I am aware that these terms often get confused, so will use this blog to offer some very brief definitions and distinctions. Full disclosure – I’m biased, the psychodynamic model is ‘my bag’, however it’s also really important to point out that, the research suggests a pretty equal efficacy between therapeutic approaches and that the working relationship with the therapist is more important than the particular model of therapy they practice.
Psychiatry: – which isn’t a therapy but the branch of medicine that seeks to treat ‘mental disorders”. As its part of medicine, it seeks to take a scientific, biological view of the disorders and its main source of treatment is ‘medicine’ or psychiatric drugs, such as anti-depressants or anti-psychotics. These ‘disorders’ are seen primarily through the prism of chemical imbalances and this is what is known as biological Psychiatry. However, within Psychiatry there are differences, for instance, – Social Psychiatry. Social psychiatry, challenges the traditional psychiatric view that mental illness is caused by abnormal thoughts and actions relating to biological imbalances and stresses the importance of social factors, such as relationships, and the wider contexts of a person’s life.
Counselling Psychology:-A counselling psychologist will have first completed a degree in Psychology and then an additional counselling training. In theory their approach, or at least the ‘psychology part’, will be based on theories resting on experiments and scientific deductions, for instance the British Psychological society states that “As a science psychology functions as both a thriving academic discipline and a vital professional practice, one dedicated to the study of human behaviour – and the thoughts, feelings, and motivations behind it – through observation, measurement, and testing, in order to form conclusions that are based on sound scientific methodology.”.
A critique of this would be around the critique of scientific methods, for instance A few years back, scientists at the biotechnology company Amgen set out to replicate 53 landmark studies that went on to be widely accepted as fact. They were able to replicate the findings of the original research only 11 percent of the time. This proves a general critique of science, which is that is inherently flawed as it is undertaken by humans and therefore always, although often subtly and perhaps unconsciously, driven by unconscious subjective and paradigmatic factors.
Johnathan Shedler, working in America, contrasts the psychiatric and psychodynamic approach, arguing that, “a psychiatric diagnosis alone is a poor and limiting way of understanding a person” as it, “fosters the fiction that we can treat emotional pain as encapsulated illness separate from the person having the pain.”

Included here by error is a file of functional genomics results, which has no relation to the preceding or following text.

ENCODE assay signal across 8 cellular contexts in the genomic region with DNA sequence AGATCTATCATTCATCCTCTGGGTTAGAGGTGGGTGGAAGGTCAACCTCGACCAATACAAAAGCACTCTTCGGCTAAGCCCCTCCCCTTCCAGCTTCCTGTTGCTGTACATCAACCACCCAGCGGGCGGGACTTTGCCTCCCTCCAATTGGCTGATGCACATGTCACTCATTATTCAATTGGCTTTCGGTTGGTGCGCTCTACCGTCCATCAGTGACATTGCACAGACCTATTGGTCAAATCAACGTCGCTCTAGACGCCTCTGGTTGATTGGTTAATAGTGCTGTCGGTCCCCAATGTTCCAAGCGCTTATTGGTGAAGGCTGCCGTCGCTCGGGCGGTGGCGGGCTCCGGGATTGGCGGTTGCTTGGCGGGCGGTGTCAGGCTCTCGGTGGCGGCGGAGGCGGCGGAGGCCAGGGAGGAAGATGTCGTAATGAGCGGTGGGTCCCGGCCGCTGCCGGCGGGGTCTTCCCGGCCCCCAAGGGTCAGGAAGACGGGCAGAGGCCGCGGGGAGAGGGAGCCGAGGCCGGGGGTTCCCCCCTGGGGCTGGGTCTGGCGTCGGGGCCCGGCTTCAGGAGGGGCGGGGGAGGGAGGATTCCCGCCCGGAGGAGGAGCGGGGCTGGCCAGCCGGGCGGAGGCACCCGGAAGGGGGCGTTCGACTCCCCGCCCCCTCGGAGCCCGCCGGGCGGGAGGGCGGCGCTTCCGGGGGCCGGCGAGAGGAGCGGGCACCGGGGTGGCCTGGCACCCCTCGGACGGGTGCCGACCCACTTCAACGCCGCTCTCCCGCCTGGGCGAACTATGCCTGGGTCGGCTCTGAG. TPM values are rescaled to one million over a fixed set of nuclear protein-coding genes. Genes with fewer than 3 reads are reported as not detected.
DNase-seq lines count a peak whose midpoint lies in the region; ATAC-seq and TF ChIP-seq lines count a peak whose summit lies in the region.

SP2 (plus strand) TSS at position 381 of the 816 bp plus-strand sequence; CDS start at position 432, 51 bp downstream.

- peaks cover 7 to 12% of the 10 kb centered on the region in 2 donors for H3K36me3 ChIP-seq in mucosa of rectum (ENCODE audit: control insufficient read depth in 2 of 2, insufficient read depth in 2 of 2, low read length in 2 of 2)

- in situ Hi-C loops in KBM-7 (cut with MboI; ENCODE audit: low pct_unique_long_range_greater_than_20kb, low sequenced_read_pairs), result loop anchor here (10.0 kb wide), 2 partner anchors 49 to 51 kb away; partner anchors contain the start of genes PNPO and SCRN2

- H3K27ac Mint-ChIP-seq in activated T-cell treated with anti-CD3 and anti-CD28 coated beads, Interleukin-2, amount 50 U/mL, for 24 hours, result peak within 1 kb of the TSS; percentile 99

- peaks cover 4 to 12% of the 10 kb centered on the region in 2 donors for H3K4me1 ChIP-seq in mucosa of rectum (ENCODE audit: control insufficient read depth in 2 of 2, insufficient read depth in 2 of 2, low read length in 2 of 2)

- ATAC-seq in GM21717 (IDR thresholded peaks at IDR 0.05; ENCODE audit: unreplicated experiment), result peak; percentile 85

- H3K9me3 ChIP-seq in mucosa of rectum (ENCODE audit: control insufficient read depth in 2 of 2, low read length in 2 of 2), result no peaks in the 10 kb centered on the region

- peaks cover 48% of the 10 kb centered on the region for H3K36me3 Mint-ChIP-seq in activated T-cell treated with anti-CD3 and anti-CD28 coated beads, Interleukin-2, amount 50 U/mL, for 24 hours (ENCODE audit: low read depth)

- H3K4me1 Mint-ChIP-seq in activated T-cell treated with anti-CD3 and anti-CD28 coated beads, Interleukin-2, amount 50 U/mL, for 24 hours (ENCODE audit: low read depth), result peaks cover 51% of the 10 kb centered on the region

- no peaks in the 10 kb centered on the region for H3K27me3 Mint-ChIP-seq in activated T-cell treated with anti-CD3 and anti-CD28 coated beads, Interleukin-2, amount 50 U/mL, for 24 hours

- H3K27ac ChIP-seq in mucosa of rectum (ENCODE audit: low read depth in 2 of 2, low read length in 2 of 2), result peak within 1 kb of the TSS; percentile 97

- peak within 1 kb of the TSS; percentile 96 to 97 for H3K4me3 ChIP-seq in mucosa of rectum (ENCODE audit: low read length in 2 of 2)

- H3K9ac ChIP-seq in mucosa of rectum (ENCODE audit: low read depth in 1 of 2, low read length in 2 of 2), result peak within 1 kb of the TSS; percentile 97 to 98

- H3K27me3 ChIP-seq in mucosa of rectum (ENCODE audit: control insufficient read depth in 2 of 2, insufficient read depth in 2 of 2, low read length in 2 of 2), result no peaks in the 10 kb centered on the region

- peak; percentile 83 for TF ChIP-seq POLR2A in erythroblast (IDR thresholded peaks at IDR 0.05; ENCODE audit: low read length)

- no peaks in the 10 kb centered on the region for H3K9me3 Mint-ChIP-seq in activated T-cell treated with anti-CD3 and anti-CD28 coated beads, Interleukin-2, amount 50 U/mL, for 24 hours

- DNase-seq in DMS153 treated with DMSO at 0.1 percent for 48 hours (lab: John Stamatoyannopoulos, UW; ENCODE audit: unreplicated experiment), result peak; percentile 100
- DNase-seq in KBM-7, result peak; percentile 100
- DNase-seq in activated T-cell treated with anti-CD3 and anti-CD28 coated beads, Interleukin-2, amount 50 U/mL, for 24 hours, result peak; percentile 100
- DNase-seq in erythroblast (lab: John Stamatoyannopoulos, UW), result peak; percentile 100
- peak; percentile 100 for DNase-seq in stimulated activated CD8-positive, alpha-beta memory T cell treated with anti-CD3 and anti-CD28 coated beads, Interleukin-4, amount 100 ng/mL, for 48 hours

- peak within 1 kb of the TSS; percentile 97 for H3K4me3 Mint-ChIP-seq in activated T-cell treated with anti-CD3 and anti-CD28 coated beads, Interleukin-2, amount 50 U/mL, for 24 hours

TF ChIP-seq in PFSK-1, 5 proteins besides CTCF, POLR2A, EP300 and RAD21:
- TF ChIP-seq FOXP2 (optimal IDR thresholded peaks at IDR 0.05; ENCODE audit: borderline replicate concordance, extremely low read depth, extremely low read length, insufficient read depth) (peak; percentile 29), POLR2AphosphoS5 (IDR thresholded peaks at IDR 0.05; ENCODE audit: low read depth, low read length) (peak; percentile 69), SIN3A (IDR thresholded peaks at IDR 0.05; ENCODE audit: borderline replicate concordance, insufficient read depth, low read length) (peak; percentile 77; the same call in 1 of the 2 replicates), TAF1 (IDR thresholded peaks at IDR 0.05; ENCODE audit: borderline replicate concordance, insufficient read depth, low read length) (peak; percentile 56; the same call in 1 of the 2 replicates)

In my experience many patients have adopted this split way of viewing themselves, it’s very seductive, the idea we are in control and can pick and choose between our emotions rather than having to surf whatever waves they may throw up, this can appear comforting, however its isn’t because it’s a fallacy. A recent humorous Instagram, post suggests: – “1. Avoid emotional burnout by never experiencing emotions in the first place.”
Shedler describes the difference between having therapy and having meaningful therapy; – If someone has had meaningful therapy, they will be able to describe the relationship with their therapist, what it was like and what they learnt about themselves, some patients can have had lots of therapy but not be able to describe these aspects as they and the therapist have seen therapy, as a “provider of techniques. “
A critique of Psychodynamic Psychotherapy is that it is often unfocused, that it has no clearly defined goals and no clear direction, which is a fair point but one that is an inherent part of a truly analytic approach. Barnaby Barratt, author of ‘Beyond Psychotherapy-Radical Psychoanalysis’, defines Psychodynamics as relating to, “an understanding of the human condition that is non-manipulatively interested in the meaning of life’s events for the participant and one that is holistically interested in ‘mind, body and spirit’”, I.e. is interested in the dynamic interplay of these aspects of being human without taking sides, but simply in allowing the conflicts inherent in being human to be explored and brought to consciousness so that whatever uneasy peace may be possible, can be facilitated, and that folks in relation to being human in my opinion is as good as it gets.
Paul Salvage is Psychodynamic Psychotherapist trained to work with adolescents from 16-25 and adults across a wide range of specialisms including depression, anxiety, family issues, self awareness and relationship difficulties. He currently works with individuals in our private practice in Hove.
Further reading by Paul Salvage –